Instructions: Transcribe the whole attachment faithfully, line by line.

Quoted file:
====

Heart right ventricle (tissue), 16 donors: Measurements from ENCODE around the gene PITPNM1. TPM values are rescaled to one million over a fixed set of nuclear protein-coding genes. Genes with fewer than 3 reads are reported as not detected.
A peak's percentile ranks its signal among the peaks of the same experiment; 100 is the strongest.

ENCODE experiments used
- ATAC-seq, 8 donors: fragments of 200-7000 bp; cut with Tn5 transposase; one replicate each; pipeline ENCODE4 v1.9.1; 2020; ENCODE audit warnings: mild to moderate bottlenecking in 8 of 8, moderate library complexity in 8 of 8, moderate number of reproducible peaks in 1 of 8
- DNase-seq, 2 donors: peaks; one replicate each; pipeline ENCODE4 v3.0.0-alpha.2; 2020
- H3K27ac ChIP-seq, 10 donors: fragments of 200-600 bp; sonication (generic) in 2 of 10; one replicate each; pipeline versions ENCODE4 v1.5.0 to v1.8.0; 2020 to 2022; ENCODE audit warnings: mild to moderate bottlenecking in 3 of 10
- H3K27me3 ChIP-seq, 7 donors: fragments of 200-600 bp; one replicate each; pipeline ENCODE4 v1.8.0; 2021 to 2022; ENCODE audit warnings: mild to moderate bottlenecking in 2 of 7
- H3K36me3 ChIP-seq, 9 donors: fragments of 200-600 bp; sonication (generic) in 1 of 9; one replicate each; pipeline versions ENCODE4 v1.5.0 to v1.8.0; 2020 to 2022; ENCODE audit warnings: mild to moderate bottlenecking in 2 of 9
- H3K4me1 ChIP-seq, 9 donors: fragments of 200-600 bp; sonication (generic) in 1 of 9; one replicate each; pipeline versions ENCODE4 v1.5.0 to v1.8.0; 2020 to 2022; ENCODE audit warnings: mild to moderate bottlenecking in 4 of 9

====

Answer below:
Heart right ventricle (tissue), 16 donors: Measurements from ENCODE around the gene PITPNM1. TPM values are rescaled to one million over a fixed set of nuclear protein-coding genes. Genes with fewer than 3 reads are reported as not detected.
A peak's percentile ranks its signal among the peaks of the same experiment; 100 is the strongest.

ENCODE experiments used
- ATAC-seq, 8 donors: fragments of 200-7000 bp; cut with Tn5 transposase; one replicate each; pipeline ENCODE4 v1.9.1; 2020; ENCODE audit warnings: mild to moderate bottlenecking in 8 of 8, moderate library complexity in 8 of 8, moderate number of reproducible peaks in 1 of 8
- DNase-seq, 2 donors: peaks; one replicate each; pipeline ENCODE4 v3.0.0-alpha.2; 2020
- H3K27ac ChIP-seq, 10 donors: fragments of 200-600 bp; sonication (generic) in 2 of 10; one replicate each; pipeline versions ENCODE4 v1.5.0 to v1.8.0; 2020 to 2022; ENCODE audit warnings: mild to moderate bottlenecking in 3 of 10
- H3K27me3 ChIP-seq, 7 donors: fragments of 200-600 bp; one replicate each; pipeline ENCODE4 v1.8.0; 2021 to 2022; ENCODE audit warnings: mild to moderate bottlenecking in 2 of 7
- H3K36me3 ChIP-seq, 9 donors: fragments of 200-600 bp; sonication (generic) in 1 of 9; one replicate each; pipeline versions ENCODE4 v1.5.0 to v1.8.0; 2020 to 2022; ENCODE audit warnings: mild to moderate bottlenecking in 2 of 9
- H3K4me1 ChIP-seq, 9 donors: fragments of 200-600 bp; sonication (generic) in 1 of 9; one replicate each; pipeline versions ENCODE4 v1.5.0 to v1.8.0; 2020 to 2022; ENCODE audit warnings: mild to moderate bottlenecking in 4 of 9